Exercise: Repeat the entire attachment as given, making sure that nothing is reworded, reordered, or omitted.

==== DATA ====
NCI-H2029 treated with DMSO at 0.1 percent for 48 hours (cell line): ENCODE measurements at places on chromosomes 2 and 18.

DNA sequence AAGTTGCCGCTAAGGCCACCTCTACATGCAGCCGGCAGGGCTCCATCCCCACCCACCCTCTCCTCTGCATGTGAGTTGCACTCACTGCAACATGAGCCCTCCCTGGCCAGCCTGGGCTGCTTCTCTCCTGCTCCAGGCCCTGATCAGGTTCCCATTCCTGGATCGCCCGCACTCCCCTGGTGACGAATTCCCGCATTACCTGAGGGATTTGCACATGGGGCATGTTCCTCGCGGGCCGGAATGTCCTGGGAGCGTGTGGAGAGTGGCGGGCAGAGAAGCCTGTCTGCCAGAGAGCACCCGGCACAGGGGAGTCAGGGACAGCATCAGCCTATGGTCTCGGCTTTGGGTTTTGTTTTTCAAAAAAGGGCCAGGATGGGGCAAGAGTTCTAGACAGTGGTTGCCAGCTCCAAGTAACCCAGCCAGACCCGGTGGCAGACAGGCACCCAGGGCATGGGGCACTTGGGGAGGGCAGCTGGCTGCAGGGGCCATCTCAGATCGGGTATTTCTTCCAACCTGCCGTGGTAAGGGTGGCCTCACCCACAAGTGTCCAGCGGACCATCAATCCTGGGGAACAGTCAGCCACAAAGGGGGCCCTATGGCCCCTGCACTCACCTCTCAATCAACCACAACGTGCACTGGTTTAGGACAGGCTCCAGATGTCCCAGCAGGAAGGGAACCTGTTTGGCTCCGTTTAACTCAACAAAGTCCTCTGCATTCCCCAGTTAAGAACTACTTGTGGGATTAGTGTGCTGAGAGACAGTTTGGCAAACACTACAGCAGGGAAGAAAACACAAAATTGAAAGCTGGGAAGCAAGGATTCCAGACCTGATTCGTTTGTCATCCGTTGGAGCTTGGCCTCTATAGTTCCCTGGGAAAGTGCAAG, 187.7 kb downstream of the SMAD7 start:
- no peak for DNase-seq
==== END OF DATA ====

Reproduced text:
NCI-H2029 treated with DMSO at 0.1 percent for 48 hours (cell line): ENCODE measurements at places on chromosomes 2 and 18.

DNA sequence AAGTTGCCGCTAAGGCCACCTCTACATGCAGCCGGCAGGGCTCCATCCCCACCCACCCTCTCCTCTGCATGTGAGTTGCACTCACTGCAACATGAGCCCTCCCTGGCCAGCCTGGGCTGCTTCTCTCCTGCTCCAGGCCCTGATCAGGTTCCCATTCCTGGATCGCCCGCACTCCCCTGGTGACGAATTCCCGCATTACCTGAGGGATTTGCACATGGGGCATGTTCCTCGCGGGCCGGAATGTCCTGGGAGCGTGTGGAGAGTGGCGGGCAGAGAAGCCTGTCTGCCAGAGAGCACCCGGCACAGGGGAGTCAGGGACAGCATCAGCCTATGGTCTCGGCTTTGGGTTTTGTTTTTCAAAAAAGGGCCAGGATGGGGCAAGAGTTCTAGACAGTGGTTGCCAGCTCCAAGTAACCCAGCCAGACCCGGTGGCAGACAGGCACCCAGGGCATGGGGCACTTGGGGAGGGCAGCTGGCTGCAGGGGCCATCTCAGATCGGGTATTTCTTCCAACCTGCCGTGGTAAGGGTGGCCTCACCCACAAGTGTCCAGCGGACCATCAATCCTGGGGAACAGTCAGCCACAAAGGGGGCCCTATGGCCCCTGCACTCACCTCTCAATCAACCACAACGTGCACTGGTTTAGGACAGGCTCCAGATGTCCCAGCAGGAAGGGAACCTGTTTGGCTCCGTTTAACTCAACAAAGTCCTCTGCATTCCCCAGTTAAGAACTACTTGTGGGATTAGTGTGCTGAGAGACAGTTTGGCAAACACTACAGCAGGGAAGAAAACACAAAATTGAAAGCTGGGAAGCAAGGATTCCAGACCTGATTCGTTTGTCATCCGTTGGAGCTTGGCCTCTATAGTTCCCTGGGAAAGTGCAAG, 187.7 kb downstream of the SMAD7 start:
- no peak for DNase-seq